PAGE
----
This site uses cookies to deliver our services, improve performance, for analytics, and (if not signed in) for advertising. By using LibraryThing you acknowledge that you have read and understand our Terms of Service and Privacy Policy. Your use of the site and services is subject to these policies and terms.
Hide this

Results from Google Books

Click on a thumbnail to go to Google Books.

The Monster and Other Stories by Stephen…

The Monster and Other Stories

by Stephen Crane

MembersReviewsPopularityAverage ratingConversations
272402,159 (4.25)None



Sign up for LibraryThing to find out whether you'll like this book.

No current Talk conversations about this book.

Showing 2 of 2
Whenever I need to feed illiterate, I read stories from the late nineteenth/early twentieth century. I'd like to think that earlier writers just really liked their thesauri, or maybe in the past people just really liked those Improve Your Vocabulary quizzes, but still, my goodness are there a lot of words I don't know.

The Monster and Other Stories, fitting into that last nineteenth/early twentieth century category has words I don't know. It has the word dude used in a non-surfer way. It has some insidious racism that was probably actually considered as progressive non-racist at the time. It has three stories, one of which I completely forgot after reading it (The Blue Hotel) and I had to open up my kobo last night because I couldn't for the life of me remember what it was. It's a somewhat odd choice for the sandwich filling of this trio of stories. The first (The Monster) and the last (His New Mittens) are set in the same town, are about family, are about children and adults and family and expectations, while The Blue Hotel is all men, all adults, in a hotel out on the plain (Nebraska I think. I suppose I could look it up.). All three stories are like whirlpools though, or tornadoes, or something that spins and spins: we start in close and expand out, more and more people entering the narrative, then spiral back in. It's the natural way that Crane does this, this spiraling, that makes these stories. The initial and final simplicity of them is deceptive; there is a lot happening in each one (even the one I forgot).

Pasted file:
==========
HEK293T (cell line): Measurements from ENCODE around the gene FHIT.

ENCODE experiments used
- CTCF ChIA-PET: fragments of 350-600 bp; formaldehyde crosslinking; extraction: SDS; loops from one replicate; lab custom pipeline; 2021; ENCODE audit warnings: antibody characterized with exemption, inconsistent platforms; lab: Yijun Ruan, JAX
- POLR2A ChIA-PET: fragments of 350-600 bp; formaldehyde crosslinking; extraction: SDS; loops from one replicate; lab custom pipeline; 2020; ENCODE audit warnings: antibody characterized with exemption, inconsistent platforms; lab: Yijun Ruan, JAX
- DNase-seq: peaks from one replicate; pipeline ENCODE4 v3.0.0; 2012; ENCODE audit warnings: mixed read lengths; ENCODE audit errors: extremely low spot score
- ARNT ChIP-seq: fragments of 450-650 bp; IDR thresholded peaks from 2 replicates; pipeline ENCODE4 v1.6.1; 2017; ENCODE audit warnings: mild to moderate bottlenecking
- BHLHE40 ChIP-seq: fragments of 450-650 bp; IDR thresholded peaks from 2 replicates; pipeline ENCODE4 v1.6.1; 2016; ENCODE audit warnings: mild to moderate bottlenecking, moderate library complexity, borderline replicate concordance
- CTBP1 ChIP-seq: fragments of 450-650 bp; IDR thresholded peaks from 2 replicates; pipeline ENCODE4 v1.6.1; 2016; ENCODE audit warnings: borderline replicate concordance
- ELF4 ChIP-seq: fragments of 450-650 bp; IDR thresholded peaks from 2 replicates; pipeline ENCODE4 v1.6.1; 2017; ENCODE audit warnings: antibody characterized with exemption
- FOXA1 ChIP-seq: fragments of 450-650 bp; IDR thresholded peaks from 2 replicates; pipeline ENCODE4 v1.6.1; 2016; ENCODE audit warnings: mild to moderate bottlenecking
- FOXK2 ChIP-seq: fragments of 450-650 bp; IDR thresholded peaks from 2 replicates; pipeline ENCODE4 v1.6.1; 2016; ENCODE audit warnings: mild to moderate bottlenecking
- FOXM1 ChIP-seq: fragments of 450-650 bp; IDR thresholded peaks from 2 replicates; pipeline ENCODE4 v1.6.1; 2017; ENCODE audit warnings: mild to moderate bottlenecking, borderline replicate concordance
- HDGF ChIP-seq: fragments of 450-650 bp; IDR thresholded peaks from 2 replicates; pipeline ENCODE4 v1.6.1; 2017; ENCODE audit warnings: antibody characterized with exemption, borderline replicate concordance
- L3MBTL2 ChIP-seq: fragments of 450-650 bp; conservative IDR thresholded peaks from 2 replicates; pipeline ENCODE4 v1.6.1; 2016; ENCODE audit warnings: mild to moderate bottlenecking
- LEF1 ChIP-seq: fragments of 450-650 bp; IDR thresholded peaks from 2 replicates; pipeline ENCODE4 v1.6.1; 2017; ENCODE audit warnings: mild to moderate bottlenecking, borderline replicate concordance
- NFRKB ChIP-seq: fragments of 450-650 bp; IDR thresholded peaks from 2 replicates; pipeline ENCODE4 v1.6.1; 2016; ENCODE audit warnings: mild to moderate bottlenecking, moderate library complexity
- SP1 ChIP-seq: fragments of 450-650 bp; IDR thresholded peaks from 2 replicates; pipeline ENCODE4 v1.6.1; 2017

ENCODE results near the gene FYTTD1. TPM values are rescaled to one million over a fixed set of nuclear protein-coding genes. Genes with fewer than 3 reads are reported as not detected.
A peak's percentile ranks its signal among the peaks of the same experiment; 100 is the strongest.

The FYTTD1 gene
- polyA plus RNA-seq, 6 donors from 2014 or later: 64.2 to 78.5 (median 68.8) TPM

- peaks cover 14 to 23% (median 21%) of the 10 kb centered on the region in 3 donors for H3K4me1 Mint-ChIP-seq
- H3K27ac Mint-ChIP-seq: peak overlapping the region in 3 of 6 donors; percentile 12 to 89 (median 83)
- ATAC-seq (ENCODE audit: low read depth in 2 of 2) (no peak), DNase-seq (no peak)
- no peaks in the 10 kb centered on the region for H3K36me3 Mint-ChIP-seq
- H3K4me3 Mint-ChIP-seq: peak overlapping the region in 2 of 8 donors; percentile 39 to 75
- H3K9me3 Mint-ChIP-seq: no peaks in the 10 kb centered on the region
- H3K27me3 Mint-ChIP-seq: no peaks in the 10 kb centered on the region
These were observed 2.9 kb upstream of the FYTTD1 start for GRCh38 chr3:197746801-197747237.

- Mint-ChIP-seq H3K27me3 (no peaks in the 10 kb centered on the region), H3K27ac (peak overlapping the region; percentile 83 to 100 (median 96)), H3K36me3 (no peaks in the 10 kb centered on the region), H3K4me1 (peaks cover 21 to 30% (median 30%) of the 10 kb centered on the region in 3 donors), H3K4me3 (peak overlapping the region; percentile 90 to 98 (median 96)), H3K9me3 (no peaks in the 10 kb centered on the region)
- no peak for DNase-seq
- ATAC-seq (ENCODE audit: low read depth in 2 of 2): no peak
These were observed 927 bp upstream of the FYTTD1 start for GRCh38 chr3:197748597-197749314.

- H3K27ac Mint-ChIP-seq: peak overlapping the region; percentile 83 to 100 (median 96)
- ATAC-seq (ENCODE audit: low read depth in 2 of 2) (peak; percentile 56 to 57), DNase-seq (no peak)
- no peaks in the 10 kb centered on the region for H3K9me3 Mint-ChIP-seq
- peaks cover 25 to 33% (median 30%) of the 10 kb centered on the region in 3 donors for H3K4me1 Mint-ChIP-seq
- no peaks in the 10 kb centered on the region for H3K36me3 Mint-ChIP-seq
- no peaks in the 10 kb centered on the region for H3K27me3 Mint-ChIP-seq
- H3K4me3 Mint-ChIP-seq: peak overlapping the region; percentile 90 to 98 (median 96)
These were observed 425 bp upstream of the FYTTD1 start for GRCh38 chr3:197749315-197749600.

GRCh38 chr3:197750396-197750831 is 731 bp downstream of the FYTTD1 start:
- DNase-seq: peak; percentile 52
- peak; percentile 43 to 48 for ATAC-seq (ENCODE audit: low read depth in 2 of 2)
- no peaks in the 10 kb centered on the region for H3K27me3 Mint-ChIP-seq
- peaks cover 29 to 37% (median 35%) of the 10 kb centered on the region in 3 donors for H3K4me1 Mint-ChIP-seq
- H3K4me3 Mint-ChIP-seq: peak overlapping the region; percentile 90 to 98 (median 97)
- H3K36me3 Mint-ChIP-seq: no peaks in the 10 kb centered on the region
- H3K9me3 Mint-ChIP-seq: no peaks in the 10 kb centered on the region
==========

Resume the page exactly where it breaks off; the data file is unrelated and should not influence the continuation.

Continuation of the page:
But it is a bit dated. And it's very American in that way that it can't seem to envisage anything but what's important here being important. And it took me forever to read the eighty-six pages. But then I got to say Mineola a bunch of times though, since that's where Dover, the publisher, is located. Mineola. Min-eeeeeeeeeeeeeee-ola. Mini-OH-la. It seems like the name of a place where a Stephen Crane story should be located.

I will try to steal Stephen Crane's spiraling out for my own stories. A good piece of writing to help me improve my own.

The Monster and Other Stories by Stephen Crane went on sale February 18, 2015.

I received a copy free from Netgalley in exchange for an honest review. ( )
  reluctantm | Aug 17, 2015 |
I received a free kindle copy of The Monster and Other Stories by Stephen Crane, published by Dover Publishing from NetGalley in exchange for a fair review.

I gave this book of stories five stars. It's a classic. The Monster is the primary story & has dated language & social mores, but still stands the test of time. For a dose of mild horror, I recommend it. ( )
  carolyninjoy | Jun 17, 2015 |
Showing 2 of 2
no reviews | add a review
You must log in to edit Common Knowledge data.
For more help see the Common Knowledge help page.
Series (with order)
Canonical title
Original title
Alternative titles
Original publication date
Important places
Important events
Related movies
Awards and honors
First words
Last words
Disambiguation notice
Publisher's editors
Publisher series
Original language

References to this work on external resources.

Wikipedia in English


Book description
Haiku summary

No descriptions found.

The story is set in the small, fictional town of Whilomville, New York. An African-American coachman named Henry Johnson, who is employed by the town's physician, Dr. Trescott, becomes horribly disfigured after he saves Trescott's son from a fire. When Henry is branded a monster by the town's residents, Trescott vows to shelter and care for him, resulting in his family's exclusion from the community.… (more)

» see all 2 descriptions

Legacy Library: Stephen Crane

Stephen Crane has a Legacy Library. Legacy libraries are the personal libraries of famous readers, entered by LibraryThing members from the Legacy Libraries group.

See Stephen Crane's legacy profile.

See Stephen Crane's author page.

Quick Links

Popular covers


Average: (4.25)
3 1
4 1
5 2


About | Contact | Privacy/Terms | Help/FAQs | Blog | Store | APIs | TinyCat | Legacy Libraries | Early Reviewers | Common Knowledge | 127,258,481 books! | Top bar: Always visible